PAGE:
Swagger HTML file is downloaded... Swagger JSON paths are discovered... *** Starting to process '/swagger/v1/swagger.json' *** Swagger JSON file is downloaded... Swagger JSON file is updated... Api version set is created... A versioned Api is created based on the version set... A Swagger definition is imported into the versioned Api... Versioned Api is updated to its final state... *** Finished processing '/swagger/v1/swagger.json' *** *** Starting to process '/swagger/v2/swagger.json' *** Swagger JSON file is downloaded... Swagger JSON file is updated... Api version set is created... A versioned Api is created based on the version set... A Swagger definition is imported into the versioned Api... Versioned Api is updated to its final state... *** Finished processing '/swagger/v2/swagger.json' *** *** Starting to process '/swagger/v3/swagger.json' *** Swagger JSON file is downloaded... Swagger JSON file is updated... Api version set is created... A versioned Api is created based on the version set... A Swagger definition is imported into the versioned Api... Versioned Api is updated to its final state... *** Finished processing '/swagger/v3/swagger.json' *** ##[section]Finishing: Inline Azure Powershell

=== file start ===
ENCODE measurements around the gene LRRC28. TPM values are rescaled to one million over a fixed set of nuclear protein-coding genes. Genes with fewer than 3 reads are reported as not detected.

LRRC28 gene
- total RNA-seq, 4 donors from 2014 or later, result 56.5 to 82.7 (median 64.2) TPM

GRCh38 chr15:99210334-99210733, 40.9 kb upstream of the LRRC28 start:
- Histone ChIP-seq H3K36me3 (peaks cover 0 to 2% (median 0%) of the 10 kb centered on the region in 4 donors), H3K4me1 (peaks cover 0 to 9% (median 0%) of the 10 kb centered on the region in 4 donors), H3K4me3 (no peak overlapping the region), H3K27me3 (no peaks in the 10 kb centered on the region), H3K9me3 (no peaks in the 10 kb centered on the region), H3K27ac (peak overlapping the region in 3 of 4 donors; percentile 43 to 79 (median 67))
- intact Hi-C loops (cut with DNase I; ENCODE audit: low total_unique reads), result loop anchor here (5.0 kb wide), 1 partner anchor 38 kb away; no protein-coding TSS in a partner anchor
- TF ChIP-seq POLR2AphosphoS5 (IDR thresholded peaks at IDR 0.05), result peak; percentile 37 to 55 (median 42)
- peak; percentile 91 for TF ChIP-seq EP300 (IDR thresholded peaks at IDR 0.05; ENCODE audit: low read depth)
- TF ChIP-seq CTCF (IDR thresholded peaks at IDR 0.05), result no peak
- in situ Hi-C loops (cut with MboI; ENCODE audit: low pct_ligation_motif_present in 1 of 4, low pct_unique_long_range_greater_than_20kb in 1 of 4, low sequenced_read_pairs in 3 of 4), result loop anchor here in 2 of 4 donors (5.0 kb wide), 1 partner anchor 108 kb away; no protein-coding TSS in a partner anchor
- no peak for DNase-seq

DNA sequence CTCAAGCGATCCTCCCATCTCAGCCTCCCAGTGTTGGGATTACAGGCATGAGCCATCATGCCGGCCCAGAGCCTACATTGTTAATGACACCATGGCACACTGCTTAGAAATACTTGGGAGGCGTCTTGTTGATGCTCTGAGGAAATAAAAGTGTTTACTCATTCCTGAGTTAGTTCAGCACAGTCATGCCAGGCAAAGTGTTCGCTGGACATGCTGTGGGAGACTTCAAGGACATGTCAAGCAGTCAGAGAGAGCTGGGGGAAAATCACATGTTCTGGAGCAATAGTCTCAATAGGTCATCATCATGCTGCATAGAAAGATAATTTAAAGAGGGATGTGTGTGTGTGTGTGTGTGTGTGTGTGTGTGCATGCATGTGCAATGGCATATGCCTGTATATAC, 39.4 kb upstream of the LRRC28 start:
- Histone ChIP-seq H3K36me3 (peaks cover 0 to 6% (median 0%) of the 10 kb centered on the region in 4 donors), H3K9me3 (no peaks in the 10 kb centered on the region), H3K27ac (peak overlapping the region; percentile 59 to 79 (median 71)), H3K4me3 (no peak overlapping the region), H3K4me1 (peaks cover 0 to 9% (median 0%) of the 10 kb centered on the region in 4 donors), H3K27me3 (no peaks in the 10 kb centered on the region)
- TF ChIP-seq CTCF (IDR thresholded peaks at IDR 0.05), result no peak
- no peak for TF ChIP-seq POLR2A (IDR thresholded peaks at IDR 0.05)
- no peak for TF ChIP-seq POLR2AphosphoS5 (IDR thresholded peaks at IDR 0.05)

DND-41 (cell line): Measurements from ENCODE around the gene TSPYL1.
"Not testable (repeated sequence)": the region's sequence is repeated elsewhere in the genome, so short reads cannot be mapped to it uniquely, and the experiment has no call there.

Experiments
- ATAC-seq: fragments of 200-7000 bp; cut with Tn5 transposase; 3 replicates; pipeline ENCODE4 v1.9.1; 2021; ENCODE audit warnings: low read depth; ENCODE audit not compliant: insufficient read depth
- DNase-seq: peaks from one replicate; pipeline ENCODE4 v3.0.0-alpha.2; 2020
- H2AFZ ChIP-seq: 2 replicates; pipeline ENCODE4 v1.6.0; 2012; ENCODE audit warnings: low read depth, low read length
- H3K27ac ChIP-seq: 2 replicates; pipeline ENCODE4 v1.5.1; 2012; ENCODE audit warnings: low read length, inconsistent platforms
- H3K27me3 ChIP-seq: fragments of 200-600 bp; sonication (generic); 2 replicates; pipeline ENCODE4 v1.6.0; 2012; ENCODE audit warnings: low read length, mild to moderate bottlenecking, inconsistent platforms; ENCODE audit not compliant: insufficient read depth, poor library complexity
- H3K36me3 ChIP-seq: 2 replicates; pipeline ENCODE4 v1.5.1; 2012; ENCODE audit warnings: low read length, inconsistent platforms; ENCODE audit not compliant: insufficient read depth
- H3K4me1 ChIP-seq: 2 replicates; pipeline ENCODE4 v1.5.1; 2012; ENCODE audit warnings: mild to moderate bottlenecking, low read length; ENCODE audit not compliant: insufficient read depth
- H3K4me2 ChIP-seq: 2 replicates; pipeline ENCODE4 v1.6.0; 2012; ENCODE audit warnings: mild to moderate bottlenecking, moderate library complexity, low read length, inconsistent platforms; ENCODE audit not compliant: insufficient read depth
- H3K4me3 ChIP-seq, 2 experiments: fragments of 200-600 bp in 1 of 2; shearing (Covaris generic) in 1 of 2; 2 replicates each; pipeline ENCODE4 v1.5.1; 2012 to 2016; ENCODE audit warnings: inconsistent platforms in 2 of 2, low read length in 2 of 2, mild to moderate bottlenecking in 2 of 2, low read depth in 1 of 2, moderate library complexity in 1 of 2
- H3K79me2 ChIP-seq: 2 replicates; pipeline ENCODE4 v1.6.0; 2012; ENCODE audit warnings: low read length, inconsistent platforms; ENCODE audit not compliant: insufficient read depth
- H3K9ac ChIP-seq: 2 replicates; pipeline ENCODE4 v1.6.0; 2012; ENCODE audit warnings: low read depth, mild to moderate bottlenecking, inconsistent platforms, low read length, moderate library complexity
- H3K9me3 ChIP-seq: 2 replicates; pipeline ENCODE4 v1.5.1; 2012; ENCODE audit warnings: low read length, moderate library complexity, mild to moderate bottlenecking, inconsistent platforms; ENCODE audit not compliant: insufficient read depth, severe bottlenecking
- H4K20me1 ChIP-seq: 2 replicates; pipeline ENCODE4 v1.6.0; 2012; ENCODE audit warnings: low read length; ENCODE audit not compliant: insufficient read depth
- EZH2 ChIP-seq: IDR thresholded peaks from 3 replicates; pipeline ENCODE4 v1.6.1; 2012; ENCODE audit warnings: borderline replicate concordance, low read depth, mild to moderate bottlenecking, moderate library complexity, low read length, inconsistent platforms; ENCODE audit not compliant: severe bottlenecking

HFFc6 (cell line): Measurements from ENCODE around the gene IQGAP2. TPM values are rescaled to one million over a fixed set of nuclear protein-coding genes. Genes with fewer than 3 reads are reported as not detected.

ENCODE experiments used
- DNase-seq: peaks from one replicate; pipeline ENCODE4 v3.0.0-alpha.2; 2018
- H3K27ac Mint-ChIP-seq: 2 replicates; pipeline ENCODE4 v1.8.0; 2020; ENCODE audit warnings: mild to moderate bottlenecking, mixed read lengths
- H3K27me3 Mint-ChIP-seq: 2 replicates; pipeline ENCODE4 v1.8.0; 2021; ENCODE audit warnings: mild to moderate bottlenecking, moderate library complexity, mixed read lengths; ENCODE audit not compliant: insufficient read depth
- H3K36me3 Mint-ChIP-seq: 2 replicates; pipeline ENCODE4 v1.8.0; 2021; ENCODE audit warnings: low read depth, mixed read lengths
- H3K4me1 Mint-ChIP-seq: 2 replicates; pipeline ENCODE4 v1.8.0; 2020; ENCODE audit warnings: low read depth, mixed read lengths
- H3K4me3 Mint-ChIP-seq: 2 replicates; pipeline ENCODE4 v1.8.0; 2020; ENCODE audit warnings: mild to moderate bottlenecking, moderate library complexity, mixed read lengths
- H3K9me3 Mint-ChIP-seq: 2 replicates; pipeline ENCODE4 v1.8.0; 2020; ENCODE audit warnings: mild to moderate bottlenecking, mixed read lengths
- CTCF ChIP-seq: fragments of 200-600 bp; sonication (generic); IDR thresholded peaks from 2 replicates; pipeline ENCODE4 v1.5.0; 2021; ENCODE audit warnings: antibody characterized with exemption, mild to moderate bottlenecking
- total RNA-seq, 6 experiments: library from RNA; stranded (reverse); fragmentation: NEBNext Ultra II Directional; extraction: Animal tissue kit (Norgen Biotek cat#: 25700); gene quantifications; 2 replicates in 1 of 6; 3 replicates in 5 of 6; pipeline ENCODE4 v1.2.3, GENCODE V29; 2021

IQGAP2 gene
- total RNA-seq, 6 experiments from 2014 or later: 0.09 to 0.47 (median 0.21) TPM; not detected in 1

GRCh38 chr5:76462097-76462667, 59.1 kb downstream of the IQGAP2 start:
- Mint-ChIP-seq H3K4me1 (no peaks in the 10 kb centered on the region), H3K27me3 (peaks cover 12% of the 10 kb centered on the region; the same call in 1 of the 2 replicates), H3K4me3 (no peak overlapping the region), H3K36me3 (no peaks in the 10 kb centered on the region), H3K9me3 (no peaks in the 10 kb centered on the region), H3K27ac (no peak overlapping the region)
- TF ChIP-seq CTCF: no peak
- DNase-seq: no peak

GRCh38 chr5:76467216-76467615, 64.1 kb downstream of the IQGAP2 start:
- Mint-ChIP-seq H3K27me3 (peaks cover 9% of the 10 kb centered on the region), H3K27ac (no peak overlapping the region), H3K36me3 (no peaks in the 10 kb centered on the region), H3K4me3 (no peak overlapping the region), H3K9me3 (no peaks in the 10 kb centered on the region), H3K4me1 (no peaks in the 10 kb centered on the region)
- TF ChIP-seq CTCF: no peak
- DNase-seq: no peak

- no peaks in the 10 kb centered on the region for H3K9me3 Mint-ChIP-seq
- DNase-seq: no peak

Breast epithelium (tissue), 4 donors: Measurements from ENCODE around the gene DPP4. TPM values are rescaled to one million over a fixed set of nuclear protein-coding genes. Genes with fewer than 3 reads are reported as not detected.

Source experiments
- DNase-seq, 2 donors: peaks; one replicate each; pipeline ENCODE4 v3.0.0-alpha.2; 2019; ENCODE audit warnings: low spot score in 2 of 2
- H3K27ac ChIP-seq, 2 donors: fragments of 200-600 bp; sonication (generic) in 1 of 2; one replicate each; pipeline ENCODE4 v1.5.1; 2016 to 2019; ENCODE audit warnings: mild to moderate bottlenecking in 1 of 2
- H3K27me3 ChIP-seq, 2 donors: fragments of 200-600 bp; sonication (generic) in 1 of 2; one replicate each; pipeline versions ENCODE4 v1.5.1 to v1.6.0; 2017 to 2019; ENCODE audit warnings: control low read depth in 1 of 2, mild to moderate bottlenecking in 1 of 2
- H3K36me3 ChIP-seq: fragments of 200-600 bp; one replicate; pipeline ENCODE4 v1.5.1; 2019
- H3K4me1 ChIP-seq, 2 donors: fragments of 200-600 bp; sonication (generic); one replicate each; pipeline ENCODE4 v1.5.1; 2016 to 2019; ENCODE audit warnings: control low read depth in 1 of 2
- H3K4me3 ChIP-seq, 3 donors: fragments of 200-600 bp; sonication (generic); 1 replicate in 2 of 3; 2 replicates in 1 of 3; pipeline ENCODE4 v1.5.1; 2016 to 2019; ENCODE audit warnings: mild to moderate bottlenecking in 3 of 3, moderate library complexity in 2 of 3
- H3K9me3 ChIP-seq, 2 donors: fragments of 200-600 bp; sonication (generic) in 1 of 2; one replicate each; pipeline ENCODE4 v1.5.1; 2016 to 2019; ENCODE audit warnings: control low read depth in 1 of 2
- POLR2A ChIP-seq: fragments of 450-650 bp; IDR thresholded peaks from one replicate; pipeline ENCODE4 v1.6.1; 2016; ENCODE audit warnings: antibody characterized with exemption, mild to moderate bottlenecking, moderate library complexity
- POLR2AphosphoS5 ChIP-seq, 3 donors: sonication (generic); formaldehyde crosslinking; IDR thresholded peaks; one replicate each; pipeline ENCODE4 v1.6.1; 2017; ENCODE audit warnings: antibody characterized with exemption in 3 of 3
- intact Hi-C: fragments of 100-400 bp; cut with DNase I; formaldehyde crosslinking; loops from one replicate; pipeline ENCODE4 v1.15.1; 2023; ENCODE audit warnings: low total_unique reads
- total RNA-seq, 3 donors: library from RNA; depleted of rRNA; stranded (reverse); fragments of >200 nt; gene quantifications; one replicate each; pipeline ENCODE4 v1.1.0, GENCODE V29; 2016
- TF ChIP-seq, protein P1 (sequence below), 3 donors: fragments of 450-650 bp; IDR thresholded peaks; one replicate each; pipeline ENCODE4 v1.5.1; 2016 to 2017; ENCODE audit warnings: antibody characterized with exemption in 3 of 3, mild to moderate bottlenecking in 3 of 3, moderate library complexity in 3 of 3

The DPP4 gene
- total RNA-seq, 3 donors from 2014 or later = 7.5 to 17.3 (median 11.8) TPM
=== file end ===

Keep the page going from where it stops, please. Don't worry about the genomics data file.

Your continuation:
And last but not least, below you can find the full powershell release step import-api-to-azure-api-management-with-versioning.ps1. This script can be run inside VSTS using the Inline Powershell VSTS task.
I recently noticed that now there's also a VSTS extension called Azure Management Suite which enables creating or updating a versioned API inside a release pipeline. But if you're looking for a fully automated solution where API versions are automatically detected, imported and even dropped when necessary, you still need to use a custom script like the one I shared above.
Thank you for reading! I hope you found it useful.